Machine Learning (ML), Artificial Intelligence (AI), Chat Bots, etc. Do they have a place in the Chemical Industry?
The topic of machine learning keeps coming up. At the time, I started writing this googling machine learning resulted in about 49,700,000 results. Originally I ignored the topic thinking machine equaled equipment and the topic only concerned equipment operating better and better due to continual small adjustments and investigation of the results. Something that the Original Equipment Manufactures installed on their equipment and that it had no general use. But the topic is much bigger and more generalized than that.
Machine learning has nothing to do with equipment but is a method of data analysis. And the machine is a computer. Together they allow for the automation of analytical model building. By using algorithms that are designed to learn iteratively from data, machine learning allows computers to find hidden insights in the data without being explicitly programmed where to look.
The general concept of machine learning is very well explained in a series of videos on YouTube by Andrew Ng of Stanford University
And Machine learning is a sub set of Artificial Intelligence. Which begs the question, what is artificial Intelligence? Merriam Webster defines Artificial Intelligence as follows:
- a branch of computer science dealing with the simulation of intelligent behavior in computers
- the capability of a machine to imitate intelligent human behavior
Stanford University defines AI as “the science and engineering of making intelligent machines, especially intelligent computer programs. It is related to the similar task of using computers to understand human intelligence, but AI does not have to confine itself to methods that are biologically observable.”
A detailed definition of AI is tricky (what makes up AI), because as soon as machines can perform a task that previously only humans could do, then the task in no longer considered to be a mark of intelligence. Being able to read used to be considered a criterion for AI, now Optical Character Recognition is just an everyday technology.
And then there are chat bots. A chat bot is a computer program that is designed to simulate conversation with human users either via voice (recorded) or by text. Chat Bots are typically used in for various practical purposes including customer service or information acquisition.
One thing that all these technologies have in common is the need for large amounts of data. And an iterative process to analyze, generate the result, and correct.
All these parts can be imbedded in multiple business processes. Chat Bots can be used to solicit more information; machine learning can be used to suggest solutions or recommendations.
Let’s take a maintenance scenario and look at the following steps
A problem is discovered with a piece of equipment
- A maintenance worker is sent with a work order to correct the problem
- The maintenance worker starts to repair the equipment by going through a series of diagnostic steps as stated in the maintenance procedures
- Once the problems are identified then the worker can repair the faults.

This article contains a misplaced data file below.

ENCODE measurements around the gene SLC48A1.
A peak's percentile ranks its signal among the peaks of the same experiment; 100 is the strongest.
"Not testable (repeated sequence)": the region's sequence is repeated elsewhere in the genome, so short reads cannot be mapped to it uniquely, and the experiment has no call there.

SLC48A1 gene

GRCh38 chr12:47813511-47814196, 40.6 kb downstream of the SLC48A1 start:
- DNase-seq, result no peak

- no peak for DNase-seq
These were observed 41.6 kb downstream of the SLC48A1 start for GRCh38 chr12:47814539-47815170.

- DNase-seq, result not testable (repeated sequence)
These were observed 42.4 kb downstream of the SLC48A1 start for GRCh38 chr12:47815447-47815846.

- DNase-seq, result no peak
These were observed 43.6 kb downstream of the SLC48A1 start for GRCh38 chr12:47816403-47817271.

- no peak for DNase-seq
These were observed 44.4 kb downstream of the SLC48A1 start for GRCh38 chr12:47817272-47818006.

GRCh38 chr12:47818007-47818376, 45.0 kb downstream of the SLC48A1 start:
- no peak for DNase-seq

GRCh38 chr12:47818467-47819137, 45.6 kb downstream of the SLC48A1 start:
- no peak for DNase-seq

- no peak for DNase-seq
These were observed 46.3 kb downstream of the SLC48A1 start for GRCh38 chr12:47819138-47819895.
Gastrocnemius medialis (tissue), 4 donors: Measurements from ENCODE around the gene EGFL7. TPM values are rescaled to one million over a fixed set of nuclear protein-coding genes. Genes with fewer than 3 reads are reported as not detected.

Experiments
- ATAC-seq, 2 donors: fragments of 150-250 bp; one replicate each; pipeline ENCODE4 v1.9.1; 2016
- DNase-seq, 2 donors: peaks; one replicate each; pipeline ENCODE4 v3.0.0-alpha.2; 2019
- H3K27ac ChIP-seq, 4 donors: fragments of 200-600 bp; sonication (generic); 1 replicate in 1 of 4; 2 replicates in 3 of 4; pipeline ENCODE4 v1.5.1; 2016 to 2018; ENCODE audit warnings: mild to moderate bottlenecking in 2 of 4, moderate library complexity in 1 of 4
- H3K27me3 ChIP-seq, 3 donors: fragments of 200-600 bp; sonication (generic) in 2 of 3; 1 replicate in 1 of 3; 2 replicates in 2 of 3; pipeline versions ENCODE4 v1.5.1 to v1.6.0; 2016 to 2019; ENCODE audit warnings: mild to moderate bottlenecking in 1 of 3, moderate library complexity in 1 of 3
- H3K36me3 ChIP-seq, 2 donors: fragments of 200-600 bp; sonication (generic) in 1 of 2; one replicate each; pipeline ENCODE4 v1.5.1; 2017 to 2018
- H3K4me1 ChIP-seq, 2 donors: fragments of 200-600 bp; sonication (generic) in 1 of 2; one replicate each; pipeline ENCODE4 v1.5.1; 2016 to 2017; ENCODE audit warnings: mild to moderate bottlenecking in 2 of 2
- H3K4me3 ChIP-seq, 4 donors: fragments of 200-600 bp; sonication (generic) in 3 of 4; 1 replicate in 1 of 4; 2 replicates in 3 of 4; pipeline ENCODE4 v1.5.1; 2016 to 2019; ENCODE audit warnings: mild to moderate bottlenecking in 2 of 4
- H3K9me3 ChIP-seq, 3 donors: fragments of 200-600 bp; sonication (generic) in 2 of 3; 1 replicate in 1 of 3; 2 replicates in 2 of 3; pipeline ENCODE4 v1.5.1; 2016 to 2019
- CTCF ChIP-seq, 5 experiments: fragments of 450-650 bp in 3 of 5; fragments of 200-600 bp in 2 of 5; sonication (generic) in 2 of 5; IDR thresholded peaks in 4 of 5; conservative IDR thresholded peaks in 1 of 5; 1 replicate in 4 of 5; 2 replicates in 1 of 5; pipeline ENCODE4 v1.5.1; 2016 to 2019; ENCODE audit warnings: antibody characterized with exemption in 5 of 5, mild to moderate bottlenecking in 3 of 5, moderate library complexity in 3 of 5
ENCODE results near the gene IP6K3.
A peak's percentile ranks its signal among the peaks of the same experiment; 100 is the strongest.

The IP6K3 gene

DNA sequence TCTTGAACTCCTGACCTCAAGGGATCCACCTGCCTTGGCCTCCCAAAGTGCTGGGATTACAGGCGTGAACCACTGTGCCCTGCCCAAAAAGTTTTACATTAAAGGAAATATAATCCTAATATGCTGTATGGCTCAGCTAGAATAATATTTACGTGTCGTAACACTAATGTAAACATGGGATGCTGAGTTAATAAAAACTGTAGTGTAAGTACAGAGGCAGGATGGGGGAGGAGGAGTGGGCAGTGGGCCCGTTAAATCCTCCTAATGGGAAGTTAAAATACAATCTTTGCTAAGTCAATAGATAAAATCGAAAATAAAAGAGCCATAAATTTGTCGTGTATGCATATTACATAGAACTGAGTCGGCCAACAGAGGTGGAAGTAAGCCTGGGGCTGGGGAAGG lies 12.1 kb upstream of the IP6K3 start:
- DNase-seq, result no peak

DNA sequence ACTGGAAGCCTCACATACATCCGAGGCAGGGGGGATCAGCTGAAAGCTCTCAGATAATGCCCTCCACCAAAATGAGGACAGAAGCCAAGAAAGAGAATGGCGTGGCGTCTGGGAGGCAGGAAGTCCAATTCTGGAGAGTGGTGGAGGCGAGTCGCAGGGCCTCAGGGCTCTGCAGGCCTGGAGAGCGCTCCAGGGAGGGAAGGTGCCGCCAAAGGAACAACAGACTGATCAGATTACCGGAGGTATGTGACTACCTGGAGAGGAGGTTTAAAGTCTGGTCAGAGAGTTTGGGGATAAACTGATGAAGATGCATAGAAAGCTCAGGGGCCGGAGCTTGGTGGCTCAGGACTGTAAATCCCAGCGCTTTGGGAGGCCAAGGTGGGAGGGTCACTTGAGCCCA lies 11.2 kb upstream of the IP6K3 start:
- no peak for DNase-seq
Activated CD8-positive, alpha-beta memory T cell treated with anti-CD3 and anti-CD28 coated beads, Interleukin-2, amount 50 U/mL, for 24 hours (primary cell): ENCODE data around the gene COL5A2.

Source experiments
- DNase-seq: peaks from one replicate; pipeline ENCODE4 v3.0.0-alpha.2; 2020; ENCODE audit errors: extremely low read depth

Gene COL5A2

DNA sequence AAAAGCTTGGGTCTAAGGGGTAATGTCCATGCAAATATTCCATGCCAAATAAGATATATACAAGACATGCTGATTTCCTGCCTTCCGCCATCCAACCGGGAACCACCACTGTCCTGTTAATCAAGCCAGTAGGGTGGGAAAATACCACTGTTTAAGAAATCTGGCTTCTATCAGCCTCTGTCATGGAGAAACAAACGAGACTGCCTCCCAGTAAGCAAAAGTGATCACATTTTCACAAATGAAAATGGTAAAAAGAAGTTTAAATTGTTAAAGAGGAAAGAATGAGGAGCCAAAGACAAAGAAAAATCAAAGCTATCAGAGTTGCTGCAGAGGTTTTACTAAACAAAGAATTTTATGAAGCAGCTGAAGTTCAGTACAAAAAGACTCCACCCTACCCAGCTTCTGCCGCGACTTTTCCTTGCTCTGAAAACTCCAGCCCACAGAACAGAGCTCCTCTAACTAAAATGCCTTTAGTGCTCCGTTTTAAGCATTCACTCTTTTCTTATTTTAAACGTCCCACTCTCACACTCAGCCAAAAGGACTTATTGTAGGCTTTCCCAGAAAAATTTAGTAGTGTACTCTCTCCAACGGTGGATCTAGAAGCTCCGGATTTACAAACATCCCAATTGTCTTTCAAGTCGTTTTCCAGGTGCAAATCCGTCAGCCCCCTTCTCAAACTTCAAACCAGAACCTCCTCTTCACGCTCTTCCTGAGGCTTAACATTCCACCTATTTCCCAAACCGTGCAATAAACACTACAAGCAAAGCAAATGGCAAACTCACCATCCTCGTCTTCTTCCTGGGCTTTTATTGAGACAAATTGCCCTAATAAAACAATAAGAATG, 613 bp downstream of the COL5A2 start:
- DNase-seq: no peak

- Maintenance worker repairs the faults
- Corrective actions are recorded
And the same process with AI, machine learning, and chat bots:
A problem is discovered with a piece of equipment. A signal is sent to the AI machine where it uses this information to identify the probable causes and solutions for the problem
- Armed with this information the maintenance worker is sent to rectify the problem
- While repairing the problem the chat bot gathers addition information by guiding the worker through a series of additional questions. This additional information in fed into the AI process to utilize further machine learning algorithms to identify the root cause of the fault.
- The maintenance worker repairs the fault and the root cause.
With the AI / Machine Learning / Chat Bot process there is a higher probability the fault will truly be corrected since there is the root cause analysis that the worker is guided through, along with suggestions to remedy the cause.
This has the potential to radically change the way we do maintenance and the results of our efforts. However, these benefits are dependent on what we are doing today. More specifically in gathering data about causes, our corrective actions, and of course putting all this information into a form that can be accessed for machine learning. My concern is that we are not rigorous in gathering and recording data about our maintenance efforts.
Several enterprises I have encountered just process the work order, with materials and times. But do not record changes to the work order in detail, nor do they record the causes & corrective actions associated with the initial problem report. This lack of data means that when we start looking at embedding AI / Machine Learning & Chat bots into our processes that we will not have sufficient data to analyze and gain improvements. We, I fear, will spend more time correcting the automated suggestions than gaining benefit. This I believe will cause us to drop the entire effort.
If you believe that this technology has benefit in the future, then we need to start now. We need to ensure that the databases that will be analyzed are robust and full of data. In maintenance, this just means doing what the experts have been talking about for years; recording problem cause & effects, record solutions, record observations, and record what was done on the work order is sufficient detail to be worth analyzing. Nothing too hard, just what we are supposed to be doing.